Resources for support in the grieving process:

_______________________

(Video) We don't "move on" from grief. We move forward with it | Nora McInerny

Email Emily Shaw: Emily.c.shaw@pepperdine.edu

Follow Currents Magazine on Twitter: @PeppCurrents and Instagram: @currentsmagazine

FAQs

How does grief come in waves? ›

The smallest thing can trigger waves of grief. Seeing their stuff around or walking by a place full of memories can both trigger sadness, anxiety, or even a panic attack. It is important to know that this is normal, and triggers may be accompanied by other behaviors.

What are 3 things a person can do in order to help relieve the feelings of grief? ›

There are many ways to cope effectively with your pain.
  • Seek out caring people. Find relatives and friends who can understand your feelings of loss. ...
  • Take care of your health. ...
  • Accept that life is for the living. ...
  • Be patient. ...
  • Don't offer false comfort. ...
  • Offer practical help. ...
  • Be patient.

Is it 5 or 7 stages of grief? ›

The five stages, denial, anger, bargaining, depression and acceptance are a part of the framework that makes up our learning to live with the one we lost. They are tools to help us frame and identify what we may be feeling. But they are not stops on some linear timeline in grief.

How do you stop crying after someone dies? ›

If you or someone you know has lost a loved one, the following tips may help you cope with the loss:
  1. Let yourself feel the pain and all the other emotions, too. ...
  2. Be patient with the process. ...
  3. Acknowledge your feelings, even the ones you don't like. ...
  4. Get support. ...
  5. Try to maintain your normal lifestyle. ...
  6. Take care of yourself.
May 10, 2019

How do you deal with a sad wave? ›

How to shake it off in the moment
  1. Talk to loved ones. Many of the symptoms associated with sadness or depression can prompt you to pull back from others rather than seek emotional support. ...
  2. Add a little humor. ...
  3. Listen to music. ...
  4. Do something you enjoy. ...
  5. Spend some time in the sun.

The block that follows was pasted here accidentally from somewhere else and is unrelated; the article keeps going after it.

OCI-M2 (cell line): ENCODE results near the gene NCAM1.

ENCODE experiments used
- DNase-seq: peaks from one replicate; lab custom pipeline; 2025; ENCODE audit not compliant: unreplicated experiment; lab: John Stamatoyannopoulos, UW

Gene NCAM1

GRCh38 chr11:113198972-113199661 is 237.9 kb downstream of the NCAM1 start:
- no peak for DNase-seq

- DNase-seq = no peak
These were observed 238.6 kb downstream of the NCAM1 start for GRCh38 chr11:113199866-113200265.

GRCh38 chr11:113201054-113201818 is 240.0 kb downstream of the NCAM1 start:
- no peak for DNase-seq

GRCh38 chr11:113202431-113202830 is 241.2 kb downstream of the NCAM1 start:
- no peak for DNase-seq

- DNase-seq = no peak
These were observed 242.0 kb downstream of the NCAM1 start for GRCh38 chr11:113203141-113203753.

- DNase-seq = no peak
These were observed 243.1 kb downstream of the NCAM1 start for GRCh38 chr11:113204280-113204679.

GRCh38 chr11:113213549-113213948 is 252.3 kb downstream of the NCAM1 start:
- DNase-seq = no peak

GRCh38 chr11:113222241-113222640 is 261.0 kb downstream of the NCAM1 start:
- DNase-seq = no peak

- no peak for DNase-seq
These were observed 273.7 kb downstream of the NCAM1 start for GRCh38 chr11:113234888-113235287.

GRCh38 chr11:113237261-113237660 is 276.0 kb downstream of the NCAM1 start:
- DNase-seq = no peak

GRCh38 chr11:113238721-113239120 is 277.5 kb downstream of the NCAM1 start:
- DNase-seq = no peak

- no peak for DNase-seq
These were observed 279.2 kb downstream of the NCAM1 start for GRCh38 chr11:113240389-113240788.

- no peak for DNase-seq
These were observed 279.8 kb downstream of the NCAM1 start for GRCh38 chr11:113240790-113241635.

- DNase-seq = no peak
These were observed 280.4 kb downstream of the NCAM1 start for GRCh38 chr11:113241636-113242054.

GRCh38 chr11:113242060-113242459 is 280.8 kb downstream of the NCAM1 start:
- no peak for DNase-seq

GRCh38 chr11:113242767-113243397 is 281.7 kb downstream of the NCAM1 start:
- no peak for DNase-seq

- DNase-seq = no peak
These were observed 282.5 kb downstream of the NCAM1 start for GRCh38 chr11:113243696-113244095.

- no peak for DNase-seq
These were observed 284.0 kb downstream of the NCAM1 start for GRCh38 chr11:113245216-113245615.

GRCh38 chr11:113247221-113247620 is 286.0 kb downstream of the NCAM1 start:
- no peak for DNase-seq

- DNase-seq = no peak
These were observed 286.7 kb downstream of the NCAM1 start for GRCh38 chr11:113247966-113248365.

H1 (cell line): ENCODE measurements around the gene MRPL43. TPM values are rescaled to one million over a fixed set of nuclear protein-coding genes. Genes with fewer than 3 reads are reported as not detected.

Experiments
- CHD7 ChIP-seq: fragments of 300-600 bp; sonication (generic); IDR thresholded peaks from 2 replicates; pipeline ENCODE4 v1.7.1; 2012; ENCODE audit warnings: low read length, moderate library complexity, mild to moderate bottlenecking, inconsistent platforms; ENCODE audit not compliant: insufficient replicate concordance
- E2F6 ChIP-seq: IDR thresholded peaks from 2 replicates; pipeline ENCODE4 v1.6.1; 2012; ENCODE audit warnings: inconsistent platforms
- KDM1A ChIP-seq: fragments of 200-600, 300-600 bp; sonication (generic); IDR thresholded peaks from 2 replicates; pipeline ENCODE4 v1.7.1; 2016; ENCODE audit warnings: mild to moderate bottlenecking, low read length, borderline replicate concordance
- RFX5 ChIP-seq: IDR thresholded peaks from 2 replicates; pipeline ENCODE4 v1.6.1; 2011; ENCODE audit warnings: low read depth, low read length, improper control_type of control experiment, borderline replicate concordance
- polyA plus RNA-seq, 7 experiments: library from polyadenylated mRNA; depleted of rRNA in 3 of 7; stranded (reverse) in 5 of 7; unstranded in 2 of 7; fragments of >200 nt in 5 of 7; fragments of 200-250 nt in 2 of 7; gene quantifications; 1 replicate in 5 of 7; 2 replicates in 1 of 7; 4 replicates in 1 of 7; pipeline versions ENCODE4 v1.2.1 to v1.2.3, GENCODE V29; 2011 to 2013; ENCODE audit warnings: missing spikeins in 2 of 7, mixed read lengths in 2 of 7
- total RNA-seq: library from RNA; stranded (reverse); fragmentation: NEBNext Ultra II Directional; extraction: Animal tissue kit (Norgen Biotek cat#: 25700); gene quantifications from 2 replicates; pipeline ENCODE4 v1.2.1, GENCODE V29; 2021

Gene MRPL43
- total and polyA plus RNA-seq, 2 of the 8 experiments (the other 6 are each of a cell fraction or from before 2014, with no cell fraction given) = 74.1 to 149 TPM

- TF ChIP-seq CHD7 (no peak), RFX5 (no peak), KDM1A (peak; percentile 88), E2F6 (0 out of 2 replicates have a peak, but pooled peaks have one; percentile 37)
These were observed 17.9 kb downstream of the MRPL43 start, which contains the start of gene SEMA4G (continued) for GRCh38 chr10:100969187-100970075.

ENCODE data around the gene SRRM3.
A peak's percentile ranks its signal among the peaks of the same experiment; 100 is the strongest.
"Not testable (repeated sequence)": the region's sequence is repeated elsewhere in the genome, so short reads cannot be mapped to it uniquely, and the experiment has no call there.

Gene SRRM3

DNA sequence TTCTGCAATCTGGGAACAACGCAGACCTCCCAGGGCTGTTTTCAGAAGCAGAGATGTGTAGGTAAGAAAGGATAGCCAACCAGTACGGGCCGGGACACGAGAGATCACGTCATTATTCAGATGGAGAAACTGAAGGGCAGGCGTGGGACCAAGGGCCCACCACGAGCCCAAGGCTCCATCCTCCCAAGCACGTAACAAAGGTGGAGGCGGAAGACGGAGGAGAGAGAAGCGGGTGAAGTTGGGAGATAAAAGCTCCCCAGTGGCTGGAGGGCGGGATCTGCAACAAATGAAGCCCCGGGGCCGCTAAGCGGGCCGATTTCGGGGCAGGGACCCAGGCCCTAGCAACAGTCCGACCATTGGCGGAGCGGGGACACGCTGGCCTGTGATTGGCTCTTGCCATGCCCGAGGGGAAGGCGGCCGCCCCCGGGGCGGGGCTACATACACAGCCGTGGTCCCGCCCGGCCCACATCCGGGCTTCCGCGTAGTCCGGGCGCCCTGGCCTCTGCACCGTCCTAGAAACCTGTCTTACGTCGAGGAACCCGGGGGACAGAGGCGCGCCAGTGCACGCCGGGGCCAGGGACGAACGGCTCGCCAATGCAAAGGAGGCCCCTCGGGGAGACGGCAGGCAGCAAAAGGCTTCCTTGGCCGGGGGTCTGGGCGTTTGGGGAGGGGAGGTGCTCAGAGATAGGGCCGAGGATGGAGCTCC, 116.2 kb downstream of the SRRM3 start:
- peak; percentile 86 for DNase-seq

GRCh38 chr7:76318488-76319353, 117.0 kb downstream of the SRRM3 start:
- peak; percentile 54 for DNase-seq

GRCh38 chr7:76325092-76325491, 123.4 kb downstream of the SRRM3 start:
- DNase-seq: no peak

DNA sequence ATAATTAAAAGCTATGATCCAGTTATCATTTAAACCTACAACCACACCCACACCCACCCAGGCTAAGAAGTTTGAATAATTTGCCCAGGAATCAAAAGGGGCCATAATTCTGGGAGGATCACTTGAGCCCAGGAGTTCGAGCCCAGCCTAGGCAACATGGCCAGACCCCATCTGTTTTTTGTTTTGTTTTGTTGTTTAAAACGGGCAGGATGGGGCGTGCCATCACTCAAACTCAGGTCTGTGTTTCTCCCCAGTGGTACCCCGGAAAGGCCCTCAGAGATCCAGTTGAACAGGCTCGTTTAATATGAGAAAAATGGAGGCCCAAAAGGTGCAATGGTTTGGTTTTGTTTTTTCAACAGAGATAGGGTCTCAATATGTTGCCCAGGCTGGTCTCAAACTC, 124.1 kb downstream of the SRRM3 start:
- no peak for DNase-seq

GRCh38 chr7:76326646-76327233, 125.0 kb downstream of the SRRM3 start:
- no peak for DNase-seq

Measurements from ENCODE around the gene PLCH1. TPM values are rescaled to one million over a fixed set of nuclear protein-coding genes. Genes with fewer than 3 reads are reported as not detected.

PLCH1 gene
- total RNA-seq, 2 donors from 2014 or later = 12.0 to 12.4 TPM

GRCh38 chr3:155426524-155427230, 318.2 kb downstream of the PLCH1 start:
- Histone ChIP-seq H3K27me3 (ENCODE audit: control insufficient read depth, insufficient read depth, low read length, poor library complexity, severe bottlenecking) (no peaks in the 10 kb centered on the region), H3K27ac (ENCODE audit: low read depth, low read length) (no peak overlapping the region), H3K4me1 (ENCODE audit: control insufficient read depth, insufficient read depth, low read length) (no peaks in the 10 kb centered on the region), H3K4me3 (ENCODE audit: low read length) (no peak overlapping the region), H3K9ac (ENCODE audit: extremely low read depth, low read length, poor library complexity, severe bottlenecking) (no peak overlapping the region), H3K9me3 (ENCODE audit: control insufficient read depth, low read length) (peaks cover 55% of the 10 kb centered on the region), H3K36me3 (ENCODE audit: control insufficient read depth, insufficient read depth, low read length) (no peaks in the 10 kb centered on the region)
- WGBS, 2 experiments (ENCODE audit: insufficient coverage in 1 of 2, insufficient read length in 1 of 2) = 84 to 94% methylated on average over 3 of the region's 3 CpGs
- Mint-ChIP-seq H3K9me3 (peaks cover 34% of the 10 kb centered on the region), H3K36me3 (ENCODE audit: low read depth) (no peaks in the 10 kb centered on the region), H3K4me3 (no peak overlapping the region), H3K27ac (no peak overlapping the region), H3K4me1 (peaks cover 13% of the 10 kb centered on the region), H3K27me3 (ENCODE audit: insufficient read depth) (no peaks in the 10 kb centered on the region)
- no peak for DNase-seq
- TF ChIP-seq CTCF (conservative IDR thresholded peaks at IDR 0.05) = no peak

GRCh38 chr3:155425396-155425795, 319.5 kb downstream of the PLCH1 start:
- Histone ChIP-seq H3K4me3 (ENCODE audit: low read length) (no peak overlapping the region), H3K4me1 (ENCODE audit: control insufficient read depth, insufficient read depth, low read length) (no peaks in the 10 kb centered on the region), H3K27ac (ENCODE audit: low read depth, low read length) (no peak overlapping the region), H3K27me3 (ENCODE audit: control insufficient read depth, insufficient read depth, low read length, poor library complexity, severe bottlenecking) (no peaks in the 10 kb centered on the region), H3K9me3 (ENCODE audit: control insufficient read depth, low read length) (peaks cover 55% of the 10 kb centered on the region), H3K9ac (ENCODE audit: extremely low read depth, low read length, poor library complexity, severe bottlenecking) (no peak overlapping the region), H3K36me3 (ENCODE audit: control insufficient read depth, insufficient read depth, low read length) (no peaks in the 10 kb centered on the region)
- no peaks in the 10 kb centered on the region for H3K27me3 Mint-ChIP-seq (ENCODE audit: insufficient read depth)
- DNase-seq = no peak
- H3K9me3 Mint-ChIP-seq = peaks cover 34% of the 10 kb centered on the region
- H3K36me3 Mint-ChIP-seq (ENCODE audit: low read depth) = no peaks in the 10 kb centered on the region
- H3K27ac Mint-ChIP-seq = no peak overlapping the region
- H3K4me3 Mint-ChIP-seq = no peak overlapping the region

Feb 24, 2021

What does it mean when you keep thinking about someone who passed away? ›

Obsessive thoughts of death can come from anxiety as well as depression. They might include worrying that you or someone you love will die. These intrusive thoughts can start out as harmless passing thoughts, but we become fixated on them because they scare us.

Which is the best way to handle your own grief after loss? ›

Tips to cope with reawakened grief
  1. Be prepared. Anniversary reactions are normal. ...
  2. Plan a distraction. ...
  3. Reminisce about your relationship. ...
  4. Start a new tradition. ...
  5. Connect with others. ...
  6. Allow yourself to feel a range of emotions.

Is it normal to want to be alone when grieving? ›

In grief, we need the stillness of alone time to feel our feelings and think our thoughts. To slow down and turn inward, we must sometimes actively cultivate solitude. Being alone is not the curse we may have been making it out to be. It is actually a blessing.

What is the hardest stage of grief? ›

Depression is usually the longest and most difficult stage of grief.

What are the 12 steps of grief? ›

12 Steps in Grief Process
  • RECOVER FROM A LOVED ONE'S DEATH REQUIRES MORE THAN TIME. ...
  • GRIEF IS UNIVERSAL - GRIEVERS ARE DISTINCTIVE. ...
  • SHOCK INITIATES US INTO MOURNING. ...
  • GRIEF CAUSES DEPRESSION. ...
  • GRIEF IS HAZARDOUS TO OUR HEALTH. ...
  • GRIEVERS NEED TO KNOW THEY'RE NORMAL. ...
  • GRIEVERS SUFFER GUILT FEELINGS. ...
  • GRIEF MAKES PEOPLE ANGRY.

What are the 7 emotional stages of trauma? ›

Persistent, traumatic grief can cause us to cycle (sometimes quickly) through the stages of grief: denial, anger, bargaining, depression, acceptance. These stages are our attempts to process change and protect ourselves while we adapt to a new reality.

How long does grief last? ›

There is no timeline for how long grief lasts, or how you should feel after a particular time. After 12 months it may still feel as if everything happened yesterday, or it may feel like it all happened a lifetime ago. These are some of the feelings you might have when you are coping with grief longer-term.

Why do we get angry when someone dies? ›

Many people do in fact feel angry when someone we love dies. Angry at being abandoned, angry at the extent of the pain, angry that our life is changed, angry that managing grief feels difficult, and angry that the world suddenly feels different—empty, unsafe, or lonely. Swallowed feelings don't disappear.

What are signs from deceased loved ones? ›

Common Signs
  • Dream Visitations. One of the most commonly described signs from the other side is a visitation from a departed loved one in the form of a dream. ...
  • Familiar Sensations or Smells. ...
  • Animal Messengers. ...
  • Pennies and Dimes. ...
  • Lost and Found Objects. ...
  • Electrical Disturbances.

Why we should not cry when someone dies? ›

People often tell grievers that they “need to let their emotions out” by crying, which sets up the expectation that they would feel better if only their tears would flow. As a result, those who can't cry may worry they don't have access to a necessary emotional release valve.

What will happen after death? ›

When we die, our spirit and body separate. Even though our body dies, our spirit—which is the essence of who we are—lives on. Our spirit goes to the spirit world. The spirit world is a waiting period until we receive the gift of resurrection, when our spirits will reunite with our bodies.

How do you heal deep sadness? ›